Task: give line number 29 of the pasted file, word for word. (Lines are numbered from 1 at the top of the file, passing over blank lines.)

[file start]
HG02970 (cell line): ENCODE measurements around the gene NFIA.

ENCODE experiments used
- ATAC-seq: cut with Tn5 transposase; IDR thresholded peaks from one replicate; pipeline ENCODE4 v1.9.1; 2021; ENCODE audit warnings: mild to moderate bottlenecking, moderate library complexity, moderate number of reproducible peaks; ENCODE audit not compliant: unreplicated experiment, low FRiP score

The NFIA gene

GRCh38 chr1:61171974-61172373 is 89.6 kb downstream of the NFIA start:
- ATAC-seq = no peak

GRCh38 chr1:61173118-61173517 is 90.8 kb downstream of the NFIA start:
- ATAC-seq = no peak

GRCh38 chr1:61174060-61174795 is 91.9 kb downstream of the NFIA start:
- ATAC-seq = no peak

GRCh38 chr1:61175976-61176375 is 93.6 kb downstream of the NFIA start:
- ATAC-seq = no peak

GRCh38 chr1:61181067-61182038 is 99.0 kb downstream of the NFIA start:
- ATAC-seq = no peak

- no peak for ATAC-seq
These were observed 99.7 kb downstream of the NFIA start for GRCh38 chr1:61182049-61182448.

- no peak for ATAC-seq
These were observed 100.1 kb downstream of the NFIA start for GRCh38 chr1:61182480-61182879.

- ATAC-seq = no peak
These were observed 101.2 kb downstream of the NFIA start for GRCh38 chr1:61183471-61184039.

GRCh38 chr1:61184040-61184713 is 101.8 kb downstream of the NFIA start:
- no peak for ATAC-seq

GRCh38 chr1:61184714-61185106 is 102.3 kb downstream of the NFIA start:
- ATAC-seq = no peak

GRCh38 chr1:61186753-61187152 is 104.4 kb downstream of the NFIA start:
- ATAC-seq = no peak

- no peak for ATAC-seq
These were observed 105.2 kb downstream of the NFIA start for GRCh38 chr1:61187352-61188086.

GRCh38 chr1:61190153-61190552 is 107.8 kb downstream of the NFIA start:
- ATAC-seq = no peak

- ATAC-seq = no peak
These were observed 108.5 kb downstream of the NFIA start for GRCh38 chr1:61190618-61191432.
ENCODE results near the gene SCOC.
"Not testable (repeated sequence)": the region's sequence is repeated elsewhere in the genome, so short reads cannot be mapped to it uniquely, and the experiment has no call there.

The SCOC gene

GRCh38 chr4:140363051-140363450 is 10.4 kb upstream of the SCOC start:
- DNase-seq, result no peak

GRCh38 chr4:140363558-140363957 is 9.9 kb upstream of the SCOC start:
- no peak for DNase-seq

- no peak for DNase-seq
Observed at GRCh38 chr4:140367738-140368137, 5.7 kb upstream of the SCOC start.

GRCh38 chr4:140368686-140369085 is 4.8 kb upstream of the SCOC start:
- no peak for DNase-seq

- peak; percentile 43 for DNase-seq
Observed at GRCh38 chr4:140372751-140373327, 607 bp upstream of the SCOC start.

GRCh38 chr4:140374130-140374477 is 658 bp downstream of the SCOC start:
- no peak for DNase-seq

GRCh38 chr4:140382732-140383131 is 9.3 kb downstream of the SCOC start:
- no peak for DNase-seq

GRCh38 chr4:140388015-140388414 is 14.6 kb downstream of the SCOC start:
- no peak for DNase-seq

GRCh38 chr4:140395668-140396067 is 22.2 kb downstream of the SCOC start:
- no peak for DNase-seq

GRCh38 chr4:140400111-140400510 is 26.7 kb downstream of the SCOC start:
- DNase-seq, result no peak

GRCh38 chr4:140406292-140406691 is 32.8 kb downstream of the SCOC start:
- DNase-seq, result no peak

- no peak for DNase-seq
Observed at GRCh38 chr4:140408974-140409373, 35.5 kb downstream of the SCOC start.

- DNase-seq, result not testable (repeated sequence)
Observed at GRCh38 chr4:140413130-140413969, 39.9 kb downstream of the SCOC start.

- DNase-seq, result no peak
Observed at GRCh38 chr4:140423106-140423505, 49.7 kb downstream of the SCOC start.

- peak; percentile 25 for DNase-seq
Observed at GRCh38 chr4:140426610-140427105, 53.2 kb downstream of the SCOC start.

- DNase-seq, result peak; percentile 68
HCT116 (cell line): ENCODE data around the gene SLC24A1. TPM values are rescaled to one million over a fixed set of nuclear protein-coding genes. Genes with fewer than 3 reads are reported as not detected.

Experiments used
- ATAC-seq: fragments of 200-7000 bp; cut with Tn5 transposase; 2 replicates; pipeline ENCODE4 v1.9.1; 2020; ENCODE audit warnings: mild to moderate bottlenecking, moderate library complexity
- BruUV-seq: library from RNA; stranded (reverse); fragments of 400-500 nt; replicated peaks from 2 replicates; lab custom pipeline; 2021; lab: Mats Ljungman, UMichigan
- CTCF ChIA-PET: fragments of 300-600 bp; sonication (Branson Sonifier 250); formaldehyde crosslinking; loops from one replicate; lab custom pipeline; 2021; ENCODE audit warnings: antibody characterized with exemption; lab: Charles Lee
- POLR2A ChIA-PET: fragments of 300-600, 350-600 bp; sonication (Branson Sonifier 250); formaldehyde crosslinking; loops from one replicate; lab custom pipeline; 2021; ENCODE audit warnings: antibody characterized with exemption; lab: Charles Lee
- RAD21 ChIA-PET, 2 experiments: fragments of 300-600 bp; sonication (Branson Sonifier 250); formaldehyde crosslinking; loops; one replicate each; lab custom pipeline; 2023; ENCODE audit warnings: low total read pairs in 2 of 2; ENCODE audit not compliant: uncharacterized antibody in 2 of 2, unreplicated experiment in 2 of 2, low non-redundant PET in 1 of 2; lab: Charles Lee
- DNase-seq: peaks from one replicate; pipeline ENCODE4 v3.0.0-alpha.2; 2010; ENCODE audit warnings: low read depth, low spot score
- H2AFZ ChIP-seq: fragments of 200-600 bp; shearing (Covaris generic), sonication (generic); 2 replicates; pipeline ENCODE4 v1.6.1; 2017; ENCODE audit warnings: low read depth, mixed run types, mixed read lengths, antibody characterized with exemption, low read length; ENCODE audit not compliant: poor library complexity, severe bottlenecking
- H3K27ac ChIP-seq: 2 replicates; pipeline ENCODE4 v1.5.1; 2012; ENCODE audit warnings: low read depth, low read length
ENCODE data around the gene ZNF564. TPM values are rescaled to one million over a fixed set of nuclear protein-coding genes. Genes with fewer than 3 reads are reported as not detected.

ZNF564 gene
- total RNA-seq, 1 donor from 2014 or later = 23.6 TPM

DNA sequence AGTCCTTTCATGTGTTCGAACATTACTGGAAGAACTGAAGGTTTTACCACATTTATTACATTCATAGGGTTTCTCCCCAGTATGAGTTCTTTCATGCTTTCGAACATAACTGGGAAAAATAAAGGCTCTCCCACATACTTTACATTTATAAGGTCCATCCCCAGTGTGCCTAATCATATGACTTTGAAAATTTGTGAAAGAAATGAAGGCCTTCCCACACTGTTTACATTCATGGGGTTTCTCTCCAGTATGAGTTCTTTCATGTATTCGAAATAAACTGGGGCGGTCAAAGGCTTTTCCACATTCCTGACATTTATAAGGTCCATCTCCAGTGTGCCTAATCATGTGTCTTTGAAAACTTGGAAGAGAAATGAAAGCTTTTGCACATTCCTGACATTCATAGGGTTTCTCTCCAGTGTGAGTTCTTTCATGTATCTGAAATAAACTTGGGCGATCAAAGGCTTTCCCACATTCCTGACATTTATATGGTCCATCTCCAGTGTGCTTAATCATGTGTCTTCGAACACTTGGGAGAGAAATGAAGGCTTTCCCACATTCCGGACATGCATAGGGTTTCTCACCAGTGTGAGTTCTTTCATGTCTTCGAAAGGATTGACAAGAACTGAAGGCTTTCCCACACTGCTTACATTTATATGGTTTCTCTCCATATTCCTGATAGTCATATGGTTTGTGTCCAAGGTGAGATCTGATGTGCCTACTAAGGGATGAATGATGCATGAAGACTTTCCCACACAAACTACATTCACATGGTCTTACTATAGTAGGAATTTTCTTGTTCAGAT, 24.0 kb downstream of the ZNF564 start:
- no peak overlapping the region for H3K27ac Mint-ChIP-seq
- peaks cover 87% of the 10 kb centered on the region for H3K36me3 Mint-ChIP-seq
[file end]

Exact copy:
GRCh38 chr1:61190153-61190552 is 107.8 kb downstream of the NFIA start: